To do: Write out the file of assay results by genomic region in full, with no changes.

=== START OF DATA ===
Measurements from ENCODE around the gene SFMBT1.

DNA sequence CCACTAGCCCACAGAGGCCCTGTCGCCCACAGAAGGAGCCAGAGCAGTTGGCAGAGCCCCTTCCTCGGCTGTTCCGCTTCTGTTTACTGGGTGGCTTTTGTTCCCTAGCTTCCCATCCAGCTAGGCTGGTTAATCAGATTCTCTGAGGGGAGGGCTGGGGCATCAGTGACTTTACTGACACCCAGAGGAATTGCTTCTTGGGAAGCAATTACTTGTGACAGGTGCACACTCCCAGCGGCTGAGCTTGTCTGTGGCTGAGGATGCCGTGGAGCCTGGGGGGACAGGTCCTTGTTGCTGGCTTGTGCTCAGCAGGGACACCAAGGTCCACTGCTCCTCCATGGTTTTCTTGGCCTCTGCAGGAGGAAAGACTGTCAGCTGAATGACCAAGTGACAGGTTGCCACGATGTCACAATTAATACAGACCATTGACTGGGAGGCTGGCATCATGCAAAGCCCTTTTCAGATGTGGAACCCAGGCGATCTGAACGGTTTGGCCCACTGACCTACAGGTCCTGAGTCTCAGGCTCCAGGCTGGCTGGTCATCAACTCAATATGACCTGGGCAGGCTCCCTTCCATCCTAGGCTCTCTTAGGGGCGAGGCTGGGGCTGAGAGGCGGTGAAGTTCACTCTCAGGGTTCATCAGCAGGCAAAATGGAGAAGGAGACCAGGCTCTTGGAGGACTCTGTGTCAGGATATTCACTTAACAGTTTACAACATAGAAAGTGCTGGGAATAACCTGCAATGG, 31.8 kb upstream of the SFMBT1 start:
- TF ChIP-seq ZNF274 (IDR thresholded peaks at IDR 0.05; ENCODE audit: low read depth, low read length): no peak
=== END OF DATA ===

Measurements from ENCODE around the gene SFMBT1.

DNA sequence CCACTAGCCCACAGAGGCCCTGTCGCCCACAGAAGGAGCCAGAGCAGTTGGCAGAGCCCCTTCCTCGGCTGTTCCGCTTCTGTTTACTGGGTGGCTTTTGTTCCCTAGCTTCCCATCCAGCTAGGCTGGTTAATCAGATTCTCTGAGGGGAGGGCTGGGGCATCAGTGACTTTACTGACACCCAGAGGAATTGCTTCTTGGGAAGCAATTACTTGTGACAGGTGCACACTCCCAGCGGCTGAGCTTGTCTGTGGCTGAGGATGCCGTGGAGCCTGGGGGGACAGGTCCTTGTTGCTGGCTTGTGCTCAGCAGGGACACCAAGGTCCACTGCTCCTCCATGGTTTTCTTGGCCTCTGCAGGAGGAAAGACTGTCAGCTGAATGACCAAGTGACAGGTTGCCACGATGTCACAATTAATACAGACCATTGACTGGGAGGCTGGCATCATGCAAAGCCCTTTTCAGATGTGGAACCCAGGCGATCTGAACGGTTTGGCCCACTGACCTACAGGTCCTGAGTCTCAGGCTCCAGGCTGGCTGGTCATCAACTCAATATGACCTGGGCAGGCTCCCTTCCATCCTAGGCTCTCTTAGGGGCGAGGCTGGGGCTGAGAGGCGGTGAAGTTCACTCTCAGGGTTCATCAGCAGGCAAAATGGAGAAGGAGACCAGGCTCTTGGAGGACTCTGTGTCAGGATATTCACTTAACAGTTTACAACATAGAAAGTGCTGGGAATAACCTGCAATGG, 31.8 kb upstream of the SFMBT1 start:
- TF ChIP-seq ZNF274 (IDR thresholded peaks at IDR 0.05; ENCODE audit: low read depth, low read length): no peak